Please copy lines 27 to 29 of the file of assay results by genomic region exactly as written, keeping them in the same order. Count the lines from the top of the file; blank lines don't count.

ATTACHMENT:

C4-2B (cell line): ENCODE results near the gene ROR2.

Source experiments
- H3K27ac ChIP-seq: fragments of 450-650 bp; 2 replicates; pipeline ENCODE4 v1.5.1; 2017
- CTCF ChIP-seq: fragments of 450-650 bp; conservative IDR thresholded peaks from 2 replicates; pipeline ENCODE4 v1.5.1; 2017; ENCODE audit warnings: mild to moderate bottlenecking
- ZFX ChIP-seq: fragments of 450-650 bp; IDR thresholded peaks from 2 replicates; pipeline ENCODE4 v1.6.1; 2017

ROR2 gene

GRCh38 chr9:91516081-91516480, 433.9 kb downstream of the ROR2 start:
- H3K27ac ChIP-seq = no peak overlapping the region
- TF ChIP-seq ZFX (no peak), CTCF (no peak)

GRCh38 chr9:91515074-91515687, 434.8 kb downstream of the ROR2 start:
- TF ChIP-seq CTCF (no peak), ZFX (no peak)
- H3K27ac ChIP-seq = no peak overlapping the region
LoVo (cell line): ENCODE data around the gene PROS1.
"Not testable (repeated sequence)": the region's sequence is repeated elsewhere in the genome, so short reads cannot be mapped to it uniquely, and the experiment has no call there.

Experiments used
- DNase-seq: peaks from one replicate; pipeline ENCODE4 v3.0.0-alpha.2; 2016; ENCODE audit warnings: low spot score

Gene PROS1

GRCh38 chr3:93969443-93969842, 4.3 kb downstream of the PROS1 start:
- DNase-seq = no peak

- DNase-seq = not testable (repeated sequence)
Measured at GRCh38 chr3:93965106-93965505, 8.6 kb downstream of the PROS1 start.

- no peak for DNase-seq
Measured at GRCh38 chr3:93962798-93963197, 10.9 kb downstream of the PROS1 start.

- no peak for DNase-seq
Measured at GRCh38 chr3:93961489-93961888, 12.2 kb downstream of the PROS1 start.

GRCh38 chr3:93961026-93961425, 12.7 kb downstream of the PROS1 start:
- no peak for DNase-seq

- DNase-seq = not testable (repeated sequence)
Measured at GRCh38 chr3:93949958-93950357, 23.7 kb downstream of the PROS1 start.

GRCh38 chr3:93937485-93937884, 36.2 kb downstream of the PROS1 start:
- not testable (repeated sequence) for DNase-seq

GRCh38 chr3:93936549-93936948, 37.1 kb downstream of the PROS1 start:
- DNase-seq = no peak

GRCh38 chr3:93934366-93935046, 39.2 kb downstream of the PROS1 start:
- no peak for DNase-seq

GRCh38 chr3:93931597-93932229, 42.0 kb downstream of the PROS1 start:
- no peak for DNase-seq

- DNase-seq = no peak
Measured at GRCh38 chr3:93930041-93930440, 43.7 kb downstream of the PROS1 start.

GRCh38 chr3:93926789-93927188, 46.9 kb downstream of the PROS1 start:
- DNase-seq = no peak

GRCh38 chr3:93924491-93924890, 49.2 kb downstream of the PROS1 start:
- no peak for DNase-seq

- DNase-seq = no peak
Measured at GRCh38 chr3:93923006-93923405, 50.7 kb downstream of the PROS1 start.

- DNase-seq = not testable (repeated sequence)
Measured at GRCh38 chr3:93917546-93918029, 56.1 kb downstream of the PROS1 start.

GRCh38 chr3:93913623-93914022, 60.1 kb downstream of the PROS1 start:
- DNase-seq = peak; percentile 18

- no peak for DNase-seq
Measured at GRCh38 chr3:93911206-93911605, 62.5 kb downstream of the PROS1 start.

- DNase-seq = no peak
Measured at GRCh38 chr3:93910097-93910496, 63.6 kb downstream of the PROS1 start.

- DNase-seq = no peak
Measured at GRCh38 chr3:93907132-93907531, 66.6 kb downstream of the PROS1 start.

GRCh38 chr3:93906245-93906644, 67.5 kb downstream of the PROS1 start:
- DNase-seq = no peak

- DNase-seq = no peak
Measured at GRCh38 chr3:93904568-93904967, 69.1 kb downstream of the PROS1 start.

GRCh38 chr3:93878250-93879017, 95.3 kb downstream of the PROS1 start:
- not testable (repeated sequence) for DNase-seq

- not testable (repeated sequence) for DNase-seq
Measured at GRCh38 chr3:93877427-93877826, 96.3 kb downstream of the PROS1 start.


- no peak for DNase-seq

- DNase-seq = not testable (repeated sequence)
Measured at GRCh38 chr3:93949958-93950357, 23.7 kb downstream of the PROS1 start.